When the Libya rebellion broke out across key cities, the army and air force officers and soldiers were by and large loyal to the regime, tied to Qaddafi by tribal ties. Some lightly armed units did rebel, but rebel cities lacked support against aircraft, artillery, and armored units. The caliber of their weapons are simply too light to penetrate any of the equipment held by Qaddafi. Qaddafi understood this, as do most of the authoritarian Royalist regimes centered in Saudi Arabia and the Gulf, though we are aiding the rebels in Libya while only using soft power on regimes we have propped up for the last half century. Qaddafi, having seized power in a revolution of his own also understood the danger of delay, and moved quickly to break the will of the people in the street by deploying his regimes firepower in a move to shock and awe dissident factions. He quickly retook cities which had spontaneously thrown off his yoke. By now, his troops, rolling on tanks supported by helicopter gunships and warplanes would have easily defeated the lightly armed and loosely organized nascent rebellion across Libya.
Fortunately, the West decided to act quickly to prevent this by first threatening and then establishing a no-fly zone to disable his ability to deploy air units to slaughter the rebellious factions in his countries, since Qaddafi has always shown he would not hesitate to unleash force and rain death on his own people. However, with the aerial strikes led by the west, the army and air force had to pause in their blitzkrieg against their own country. With their tanks, unable to move on exposed highways, and their airplanes unable to drop bombs on rebel cities, the protesters and rebels have a real chance to throw off the yoke of Qaddafi since the fight now depends upon the will of the people on the ground, which by all reports, is strongly on the side of the rebels, even in key cities like Tripoli. In fact, rebels hold the majority of the ground, and cannot be dislodged now that Qaddafi lacks real manpower to fight them one man at a time in the streets. The people of Libya can now determine their fate, democratically in the a sense, though they vote with the number of men and women who are willing to turn out with small arms against the equally lightly armed units, since much of the heavy armor, and aircraft -- force multipliers in military jargon -- have been disabled.
The UN resolution could not have come sooner, and was surprising given that 2 major veto holding members of the UN also face similar instability at home and preach a doctrine of non-violence, though they have never hesitated to unleash their own heavy weapons against dissident regions in their own countries. What is reported by some in the media as a sloppy design and an unclear military operation was actually a well studied and well timed use of force which will be more helpful than any armed intervention in recent history -- armed interventions which normally have taken weeks if not months to plan and prepare, giving the opponent an equal amount of time to scurry away all the important stuff and to take key positions within rebel regions to make a ground intervention unpalatable or expensive. In fact, a better planned, better coordinated intervention of any other kind would have resulted in a quagmire: by the time an intervention got under way, the government would have already been in control of the street and the psychological support of the people for the armed rebels would have been broken by fear and the sight of bodies piling up in the street.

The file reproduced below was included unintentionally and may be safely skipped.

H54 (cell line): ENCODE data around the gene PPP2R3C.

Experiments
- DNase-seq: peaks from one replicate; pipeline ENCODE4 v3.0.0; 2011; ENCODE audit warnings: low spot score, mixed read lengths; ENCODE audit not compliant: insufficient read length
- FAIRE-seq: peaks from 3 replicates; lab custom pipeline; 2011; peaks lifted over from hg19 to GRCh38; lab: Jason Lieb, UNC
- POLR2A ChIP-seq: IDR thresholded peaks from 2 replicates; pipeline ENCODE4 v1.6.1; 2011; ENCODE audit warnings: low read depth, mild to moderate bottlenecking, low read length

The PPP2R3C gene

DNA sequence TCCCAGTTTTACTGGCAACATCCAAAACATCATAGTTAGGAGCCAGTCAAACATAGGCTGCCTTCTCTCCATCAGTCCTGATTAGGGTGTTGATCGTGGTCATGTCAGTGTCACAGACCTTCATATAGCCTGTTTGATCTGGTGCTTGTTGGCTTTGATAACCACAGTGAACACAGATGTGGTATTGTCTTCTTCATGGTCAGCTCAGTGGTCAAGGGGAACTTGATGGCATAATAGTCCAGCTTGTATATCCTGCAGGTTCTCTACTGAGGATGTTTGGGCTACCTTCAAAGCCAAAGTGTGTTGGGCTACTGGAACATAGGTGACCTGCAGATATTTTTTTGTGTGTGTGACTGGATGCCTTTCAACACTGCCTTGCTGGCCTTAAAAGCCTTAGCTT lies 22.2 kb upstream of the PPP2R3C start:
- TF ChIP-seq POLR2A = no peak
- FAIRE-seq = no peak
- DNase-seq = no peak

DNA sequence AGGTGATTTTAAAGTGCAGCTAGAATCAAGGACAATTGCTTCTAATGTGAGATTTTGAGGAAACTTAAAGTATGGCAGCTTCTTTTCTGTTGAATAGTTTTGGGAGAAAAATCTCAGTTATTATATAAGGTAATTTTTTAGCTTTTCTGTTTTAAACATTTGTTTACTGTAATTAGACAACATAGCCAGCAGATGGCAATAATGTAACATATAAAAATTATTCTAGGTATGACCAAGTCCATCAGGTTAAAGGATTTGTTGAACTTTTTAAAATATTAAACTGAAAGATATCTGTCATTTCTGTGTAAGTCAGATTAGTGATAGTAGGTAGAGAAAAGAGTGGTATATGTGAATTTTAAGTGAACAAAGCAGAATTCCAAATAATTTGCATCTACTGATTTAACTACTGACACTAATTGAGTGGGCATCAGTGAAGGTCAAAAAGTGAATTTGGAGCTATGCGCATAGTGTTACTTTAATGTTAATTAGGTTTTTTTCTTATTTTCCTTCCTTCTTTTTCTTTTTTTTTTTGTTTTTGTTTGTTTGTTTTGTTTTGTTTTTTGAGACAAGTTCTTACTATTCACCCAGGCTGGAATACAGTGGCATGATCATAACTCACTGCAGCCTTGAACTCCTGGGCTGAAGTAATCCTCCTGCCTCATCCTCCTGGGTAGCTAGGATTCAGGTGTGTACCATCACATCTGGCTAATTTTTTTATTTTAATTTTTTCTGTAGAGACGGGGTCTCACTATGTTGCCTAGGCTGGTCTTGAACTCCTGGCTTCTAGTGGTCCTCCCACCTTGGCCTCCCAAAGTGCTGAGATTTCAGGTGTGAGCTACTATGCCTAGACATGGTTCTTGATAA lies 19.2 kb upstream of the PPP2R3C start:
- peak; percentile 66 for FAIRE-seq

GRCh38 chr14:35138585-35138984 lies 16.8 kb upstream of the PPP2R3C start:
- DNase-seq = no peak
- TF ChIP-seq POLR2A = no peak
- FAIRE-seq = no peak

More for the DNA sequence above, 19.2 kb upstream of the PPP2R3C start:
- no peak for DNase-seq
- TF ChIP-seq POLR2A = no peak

The United States was right and wise to intervene in the early stages of the Libyan Revolution. The boldness shown by the State department in pushing a harder line by creating a no-fly and no-drive zone will likely save more lives and money while also creating conditions which will allow the Libyan revolution to succeed. It also sends a political message to friendly regimes that democratic reform must happen or else US support which is critical to their regimes is likely to be withdrawn. Further, President Obama should be given much credit for helping to inspire the Arab Youth to realize that democracy is not the newest form of the white man's colonialism, and that if a black man in the United States can be elected in free and fair elections, why can't a similar thing occur in their own countries. He is a dramatic illustration that the United States is not a colonialist racist power as some would portray, but rather a multi-ethnic democracy, which elected a African-American President whom many in this country believe is a black Muslim -- perhaps this false perception is not so bad at all: no one can portray the air strike as a white man once again trying to steal oil from the brown man. Instead, it is a liberal humanitarian aiding and potentially saving his freedom loving brothers and sisters.